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The Harvard Southern California Chronic Ozone Exposure Study: assessing ozone exposure of grade-school-age children in two Southern California communities.

Geyh AS, Xue J, Ozkaynak H, Spengler JD - Environ. Health Perspect. (2000)

Bottom Line: During each sampling period, the children recorded time-location-activity information in a diary.Ambient ozone concentration data were obtained from air quality monitoring stations in the study areas.We present ozone concentration data for the ozone season (June-September 1995 and May 1996) and the nonozone season (October 1995-April 1996).

View Article: PubMed Central - PubMed

Affiliation: Health Effects Institute, Cambridge, Massachusetts, USA.

ABSTRACT
The Harvard Southern California Chronic Ozone Exposure Study measured personal exposure to, and indoor and outdoor ozone concentrations of, approximately 200 elementary school children 6-12 years of age for 12 months (June 1995-May 1996). We selected two Southern California communities, Upland and several towns located in the San Bernardino mountains, because certain characteristics of those communities were believed to affect personal exposures. On 6 consecutive days during each study month, participant homes were monitored for indoor and outdoor ozone concentrations, and participating children wore a small passive ozone sampler to measure personal exposure. During each sampling period, the children recorded time-location-activity information in a diary. Ambient ozone concentration data were obtained from air quality monitoring stations in the study areas. We present ozone concentration data for the ozone season (June-September 1995 and May 1996) and the nonozone season (October 1995-April 1996). During the ozone season, outdoor and indoor concentrations and personal exposure averaged 48.2, 11.8, and 18.8 ppb in Upland and 60.1, 21.4, and 25.4 ppb in the mountain towns, respectively. During the nonozone season, outdoor and indoor concentrations and personal exposure averaged 21.1, 3.2, and 6.2 ppb in Upland, and 35.7, 2.8, and 5.7 ppb in the mountain towns, respectively. Personal exposure differed by community and sex, but not by age group.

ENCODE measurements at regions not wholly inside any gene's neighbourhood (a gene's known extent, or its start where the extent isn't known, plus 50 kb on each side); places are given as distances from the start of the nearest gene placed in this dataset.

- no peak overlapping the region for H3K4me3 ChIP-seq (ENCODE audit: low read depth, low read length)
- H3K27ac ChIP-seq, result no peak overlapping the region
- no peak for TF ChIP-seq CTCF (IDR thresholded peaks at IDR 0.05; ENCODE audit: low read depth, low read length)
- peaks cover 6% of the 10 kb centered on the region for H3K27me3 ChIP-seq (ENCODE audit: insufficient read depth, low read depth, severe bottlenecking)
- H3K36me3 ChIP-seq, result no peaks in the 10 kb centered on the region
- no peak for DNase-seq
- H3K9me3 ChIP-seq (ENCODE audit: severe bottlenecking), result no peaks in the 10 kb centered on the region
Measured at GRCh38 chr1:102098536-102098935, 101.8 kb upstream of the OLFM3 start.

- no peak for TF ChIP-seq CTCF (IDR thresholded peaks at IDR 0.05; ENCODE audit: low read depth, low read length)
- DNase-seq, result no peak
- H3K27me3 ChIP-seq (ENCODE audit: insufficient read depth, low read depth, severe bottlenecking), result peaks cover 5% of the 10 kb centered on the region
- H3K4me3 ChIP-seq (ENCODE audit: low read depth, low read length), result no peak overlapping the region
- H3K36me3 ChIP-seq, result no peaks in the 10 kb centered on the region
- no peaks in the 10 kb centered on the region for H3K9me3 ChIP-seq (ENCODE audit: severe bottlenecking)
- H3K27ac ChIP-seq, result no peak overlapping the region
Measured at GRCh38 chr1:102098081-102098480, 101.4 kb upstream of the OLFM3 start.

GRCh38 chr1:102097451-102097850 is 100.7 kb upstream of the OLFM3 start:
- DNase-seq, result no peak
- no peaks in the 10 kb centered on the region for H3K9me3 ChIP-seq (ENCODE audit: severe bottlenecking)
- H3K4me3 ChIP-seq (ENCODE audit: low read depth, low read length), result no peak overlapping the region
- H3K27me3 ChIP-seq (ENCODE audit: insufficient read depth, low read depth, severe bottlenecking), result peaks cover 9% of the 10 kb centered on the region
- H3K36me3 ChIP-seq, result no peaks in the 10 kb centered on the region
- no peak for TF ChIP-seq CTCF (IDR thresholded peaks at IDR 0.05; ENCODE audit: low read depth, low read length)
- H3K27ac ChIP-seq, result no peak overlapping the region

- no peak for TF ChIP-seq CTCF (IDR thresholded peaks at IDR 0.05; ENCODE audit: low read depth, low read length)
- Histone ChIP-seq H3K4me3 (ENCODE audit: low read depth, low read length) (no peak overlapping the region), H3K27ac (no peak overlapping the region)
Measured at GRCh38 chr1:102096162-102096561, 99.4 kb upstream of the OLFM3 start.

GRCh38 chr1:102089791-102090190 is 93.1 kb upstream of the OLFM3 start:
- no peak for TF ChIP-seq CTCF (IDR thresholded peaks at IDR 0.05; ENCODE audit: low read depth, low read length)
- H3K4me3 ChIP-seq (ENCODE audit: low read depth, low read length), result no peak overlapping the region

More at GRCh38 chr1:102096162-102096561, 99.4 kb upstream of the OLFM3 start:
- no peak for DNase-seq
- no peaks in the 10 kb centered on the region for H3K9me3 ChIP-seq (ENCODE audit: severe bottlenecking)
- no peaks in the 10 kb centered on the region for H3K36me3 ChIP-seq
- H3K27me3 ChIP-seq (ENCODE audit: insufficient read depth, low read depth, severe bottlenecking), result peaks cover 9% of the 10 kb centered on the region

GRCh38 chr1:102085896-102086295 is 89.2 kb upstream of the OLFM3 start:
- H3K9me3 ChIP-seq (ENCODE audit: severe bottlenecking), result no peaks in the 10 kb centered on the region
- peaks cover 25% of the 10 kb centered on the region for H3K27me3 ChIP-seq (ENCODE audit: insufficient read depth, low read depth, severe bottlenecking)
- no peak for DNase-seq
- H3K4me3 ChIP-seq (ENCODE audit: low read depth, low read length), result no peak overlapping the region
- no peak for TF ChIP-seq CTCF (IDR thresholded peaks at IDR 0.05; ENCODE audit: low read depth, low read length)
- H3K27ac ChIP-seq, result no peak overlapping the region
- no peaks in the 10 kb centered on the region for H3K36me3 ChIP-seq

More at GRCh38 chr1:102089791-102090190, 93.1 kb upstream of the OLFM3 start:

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The Harvard Southern California Chronic Ozone Exposure Study: assessing ozone exposure of grade-school-age children in two Southern California communities.

Geyh AS, Xue J, Ozkaynak H, Spengler JD - Environ. Health Perspect. (2000)

© Copyright Policy
Related In: Results  -  Collection

Show All Figures
getmorefigures.php?uid=PMC1637960&req=5

Bottom Line: During each sampling period, the children recorded time-location-activity information in a diary.Ambient ozone concentration data were obtained from air quality monitoring stations in the study areas.We present ozone concentration data for the ozone season (June-September 1995 and May 1996) and the nonozone season (October 1995-April 1996).

View Article: PubMed Central - PubMed

Affiliation: Health Effects Institute, Cambridge, Massachusetts, USA.

ABSTRACT
The Harvard Southern California Chronic Ozone Exposure Study measured personal exposure to, and indoor and outdoor ozone concentrations of, approximately 200 elementary school children 6-12 years of age for 12 months (June 1995-May 1996). We selected two Southern California communities, Upland and several towns located in the San Bernardino mountains, because certain characteristics of those communities were believed to affect personal exposures. On 6 consecutive days during each study month, participant homes were monitored for indoor and outdoor ozone concentrations, and participating children wore a small passive ozone sampler to measure personal exposure. During each sampling period, the children recorded time-location-activity information in a diary. Ambient ozone concentration data were obtained from air quality monitoring stations in the study areas. We present ozone concentration data for the ozone season (June-September 1995 and May 1996) and the nonozone season (October 1995-April 1996). During the ozone season, outdoor and indoor concentrations and personal exposure averaged 48.2, 11.8, and 18.8 ppb in Upland and 60.1, 21.4, and 25.4 ppb in the mountain towns, respectively. During the nonozone season, outdoor and indoor concentrations and personal exposure averaged 21.1, 3.2, and 6.2 ppb in Upland, and 35.7, 2.8, and 5.7 ppb in the mountain towns, respectively. Personal exposure differed by community and sex, but not by age group.

Show MeSH
Related in: MedlinePlus